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Every portfolio has a couple of failed ideas -- stocks without value or long-term possibility that deserve to be effectively liquidated.

Even though you'll incur a loss on these investments, you can use that loss to your advantage through tax-loss selling. When you sell a position that's in the red, you record a loss that can offset the profits you've made selling successful investments. This can reduce your capital gains taxes.

Tax-loss selling is only applicable in taxable accounts and does not apply to retirement accounts such as IRAs or 401(k)s. Even so, it's one of the shrewdest moves you can make to protect and enhance your retirement portfolio. It's important to note that your tax-loss sales must settle by the last business day of the year for which you plan to record the loss.  

It's obviously very early in 2016, but there are some stocks that may already be dragging down your portfolio and could decline even further in the coming bear market. You may want to offload them now and use whatever losses you have incurred to balance out gains you make from successful investments later this year. Two such stocks are Whole Foods Market (WFM) and HCP (HCP) .

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WFM data by YCharts

1. Whole Foods Market

It's unlikely you've made any gains in Whole Foods Market lately. The stock is currently trading near 2011 levels.

The company right now is facing numerous challenges. First, there's heightened competition in natural and organic foods retailing (notably fromThe Kroger Co. (KR) ), and some observers say the space risks becoming oversaturated. Last year the company was accused of overcharging customers in New York and recently paid the city $500,000 to settle the allegations. It also said it had made some mistakes. Obviously, $500,000 isn't that much money, but the erosion of consumer trust in the brand caused by the episode could prove costly in the long run. What's more, late last year, Whole Foods saw an uninspiring slump in same-store sales

2015 wasn't a great year for other companies making and/or selling natural/organic groceries. Like Whole Foods, The Fresh Market (TFM) and Hain Celestial Group (HAIN)  saw their shares decline.

After growing annual earnings per share at an average rate of 14% for previous five years, Whole Foods in the current fiscal year (September 2016) is expected to see EPS decline 4.3%. If analysts' opinions are correct, it will be underperforming the industry significantly.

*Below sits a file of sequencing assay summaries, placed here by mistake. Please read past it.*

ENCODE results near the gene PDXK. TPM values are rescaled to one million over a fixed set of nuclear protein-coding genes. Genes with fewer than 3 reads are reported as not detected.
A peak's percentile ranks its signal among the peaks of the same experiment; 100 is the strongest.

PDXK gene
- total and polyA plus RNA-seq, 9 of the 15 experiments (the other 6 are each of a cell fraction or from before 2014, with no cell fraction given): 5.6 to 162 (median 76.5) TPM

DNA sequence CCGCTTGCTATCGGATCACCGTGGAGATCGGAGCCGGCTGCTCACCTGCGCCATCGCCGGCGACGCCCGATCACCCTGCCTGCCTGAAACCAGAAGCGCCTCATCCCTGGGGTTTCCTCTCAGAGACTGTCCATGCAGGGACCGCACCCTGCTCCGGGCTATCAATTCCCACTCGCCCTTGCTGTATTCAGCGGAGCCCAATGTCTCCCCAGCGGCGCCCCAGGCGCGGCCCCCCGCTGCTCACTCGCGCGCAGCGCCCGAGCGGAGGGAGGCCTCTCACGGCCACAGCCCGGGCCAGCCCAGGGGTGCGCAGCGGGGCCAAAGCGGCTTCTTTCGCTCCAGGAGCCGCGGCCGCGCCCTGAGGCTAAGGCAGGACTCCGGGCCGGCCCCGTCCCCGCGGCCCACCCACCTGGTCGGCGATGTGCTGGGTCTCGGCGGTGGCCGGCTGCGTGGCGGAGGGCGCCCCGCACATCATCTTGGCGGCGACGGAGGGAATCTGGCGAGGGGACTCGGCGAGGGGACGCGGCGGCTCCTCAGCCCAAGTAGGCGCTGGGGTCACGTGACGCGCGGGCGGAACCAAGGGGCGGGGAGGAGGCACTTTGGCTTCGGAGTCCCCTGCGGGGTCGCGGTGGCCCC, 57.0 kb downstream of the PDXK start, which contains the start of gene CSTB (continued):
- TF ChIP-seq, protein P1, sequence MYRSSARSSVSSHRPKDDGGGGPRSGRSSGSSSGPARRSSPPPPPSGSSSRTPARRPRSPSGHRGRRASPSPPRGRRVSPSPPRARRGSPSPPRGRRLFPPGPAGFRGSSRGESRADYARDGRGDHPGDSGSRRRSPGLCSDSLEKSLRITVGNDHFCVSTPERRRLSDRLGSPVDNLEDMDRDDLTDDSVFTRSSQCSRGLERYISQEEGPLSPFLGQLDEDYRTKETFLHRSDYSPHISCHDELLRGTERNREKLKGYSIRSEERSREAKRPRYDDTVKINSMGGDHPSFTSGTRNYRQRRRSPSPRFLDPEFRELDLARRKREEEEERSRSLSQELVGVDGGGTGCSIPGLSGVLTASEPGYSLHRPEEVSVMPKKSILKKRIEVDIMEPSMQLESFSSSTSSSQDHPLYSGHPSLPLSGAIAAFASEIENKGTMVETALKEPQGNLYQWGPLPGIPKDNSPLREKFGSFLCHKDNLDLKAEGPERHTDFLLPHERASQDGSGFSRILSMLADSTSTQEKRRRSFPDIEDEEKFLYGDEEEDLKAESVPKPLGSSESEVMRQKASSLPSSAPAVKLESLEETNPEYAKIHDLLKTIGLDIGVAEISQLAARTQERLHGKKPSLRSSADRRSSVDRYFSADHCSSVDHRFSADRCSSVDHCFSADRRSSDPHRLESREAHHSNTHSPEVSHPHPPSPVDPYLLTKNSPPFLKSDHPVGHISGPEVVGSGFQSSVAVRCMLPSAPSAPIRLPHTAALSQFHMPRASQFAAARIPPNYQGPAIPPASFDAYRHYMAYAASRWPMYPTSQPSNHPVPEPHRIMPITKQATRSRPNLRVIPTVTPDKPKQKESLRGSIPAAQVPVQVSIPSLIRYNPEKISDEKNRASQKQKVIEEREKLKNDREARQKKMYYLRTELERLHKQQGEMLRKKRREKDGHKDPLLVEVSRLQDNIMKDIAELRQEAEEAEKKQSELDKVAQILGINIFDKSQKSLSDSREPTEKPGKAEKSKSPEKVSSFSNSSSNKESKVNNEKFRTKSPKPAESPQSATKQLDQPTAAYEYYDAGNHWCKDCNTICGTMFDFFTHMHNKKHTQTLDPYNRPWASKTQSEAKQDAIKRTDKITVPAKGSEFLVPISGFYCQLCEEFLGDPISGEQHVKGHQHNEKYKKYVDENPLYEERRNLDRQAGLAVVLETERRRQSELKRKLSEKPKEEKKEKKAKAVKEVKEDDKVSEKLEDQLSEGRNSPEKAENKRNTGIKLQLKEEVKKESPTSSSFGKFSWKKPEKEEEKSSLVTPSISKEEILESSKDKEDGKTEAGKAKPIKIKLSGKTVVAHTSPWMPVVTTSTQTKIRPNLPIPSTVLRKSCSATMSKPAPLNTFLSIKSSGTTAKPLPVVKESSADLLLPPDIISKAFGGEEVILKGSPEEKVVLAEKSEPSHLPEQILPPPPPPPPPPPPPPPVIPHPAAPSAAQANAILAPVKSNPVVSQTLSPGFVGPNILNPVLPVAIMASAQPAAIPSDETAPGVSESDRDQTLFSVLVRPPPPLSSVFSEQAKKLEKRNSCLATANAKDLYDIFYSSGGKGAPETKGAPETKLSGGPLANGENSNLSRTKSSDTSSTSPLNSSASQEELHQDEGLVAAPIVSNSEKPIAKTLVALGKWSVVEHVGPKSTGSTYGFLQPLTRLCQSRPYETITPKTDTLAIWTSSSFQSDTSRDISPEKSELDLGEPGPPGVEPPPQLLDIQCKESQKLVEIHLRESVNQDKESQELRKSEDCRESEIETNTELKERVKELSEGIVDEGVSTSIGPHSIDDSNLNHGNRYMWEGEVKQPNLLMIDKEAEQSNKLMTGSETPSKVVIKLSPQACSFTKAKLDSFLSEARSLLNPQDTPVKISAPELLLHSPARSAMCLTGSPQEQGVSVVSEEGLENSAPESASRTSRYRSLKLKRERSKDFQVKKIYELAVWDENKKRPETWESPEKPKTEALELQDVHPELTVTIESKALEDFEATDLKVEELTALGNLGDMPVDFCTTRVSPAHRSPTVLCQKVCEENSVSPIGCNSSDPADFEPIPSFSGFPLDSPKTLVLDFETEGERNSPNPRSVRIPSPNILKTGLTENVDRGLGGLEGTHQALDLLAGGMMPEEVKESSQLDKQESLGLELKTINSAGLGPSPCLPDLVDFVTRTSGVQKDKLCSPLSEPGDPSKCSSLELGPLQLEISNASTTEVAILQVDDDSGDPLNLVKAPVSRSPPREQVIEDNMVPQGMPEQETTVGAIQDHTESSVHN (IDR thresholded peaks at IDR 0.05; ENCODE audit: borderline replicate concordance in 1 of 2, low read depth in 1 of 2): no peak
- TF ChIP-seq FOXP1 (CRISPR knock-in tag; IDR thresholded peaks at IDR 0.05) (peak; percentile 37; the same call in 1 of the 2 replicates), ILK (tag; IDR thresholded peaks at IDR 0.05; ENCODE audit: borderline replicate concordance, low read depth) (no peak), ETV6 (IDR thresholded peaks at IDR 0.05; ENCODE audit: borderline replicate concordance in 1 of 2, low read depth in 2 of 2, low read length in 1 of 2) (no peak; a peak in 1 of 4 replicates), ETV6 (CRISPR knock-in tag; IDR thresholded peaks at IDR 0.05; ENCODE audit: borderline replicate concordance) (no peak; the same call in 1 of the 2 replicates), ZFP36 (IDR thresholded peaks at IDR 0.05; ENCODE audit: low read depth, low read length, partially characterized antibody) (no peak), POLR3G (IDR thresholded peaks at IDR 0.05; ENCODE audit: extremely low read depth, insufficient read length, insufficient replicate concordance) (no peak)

Next fiscal year (September 2017), Whole Foods is expected to see EPS rise 5.2%, but that would still lag estimates for the industry of 14.5%.

Another reason to let go is that analysts aren't really too hopeful about the stock -- even after its recent selloff. In fact, the 12-month median price target of $30 is only 89 cents higher than the stock's current price, suggesting there's little upside. 

And so it seems a safe bet to sell Whole Foods now before things get worse. And if you're taking a loss on your position, you can use it to offset gains you make elsewhere this year. Your long-term wealth-building plan should always take tax considerations into account.

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HCP data by YCharts

2. HCP

HCP is a real estate investment trust serving the health care industry in the U.S.

Although REITs as a whole are beginning to show signs of life this year after a terrible 2015, we feel it's prudent to exit HCP at this time if you've been facing losses. 

Although HCP's 6.11% dividend yield may seem attractive, part of the reason it's so high is because the stock's price has fallen 23% over the last 12 months.

The REIT has booked multiple impairments in 2015 that totaled more than $600 million by November.

Goldman Sachs (GS) downgraded the REIT to sell from neutral, an ominous sign. We see little reason to invest in a stock that is expected to see only 1%-3% EPS growth in the next couple of years and is expected to move into a slow-growth phase from a period of stronger growth. Analysts expect average annual growth for the next five years of 3.2%, vs. 16.7% for the industry.

At a price-to-earnings growth ratio of 3.65, this REIT appears overvalued compared with its industry, which has a PEG ratio of 2.5. That makes it a sell right now. This is even more relevant if you're stuck with losses in this investment.

So we say find a smart window and slip away, and use tax-loss harvesting to gain from the losses. 

As we've just explained, tax-loss harvesting is a smart move, especially in these dangerous market conditions. Are you making the right investment moves for your retirement, or are you blowing it by making all-too-common money mistakes? There are crucial steps that you should be taking now, to build wealth over the long haul. To find out whether you'll have enough money in your later years, download our free report: Your Ultimate Retirement Guide.

This article is commentary by an independent contributor. At the time of publication, the author held no positions in the stocks mentioned.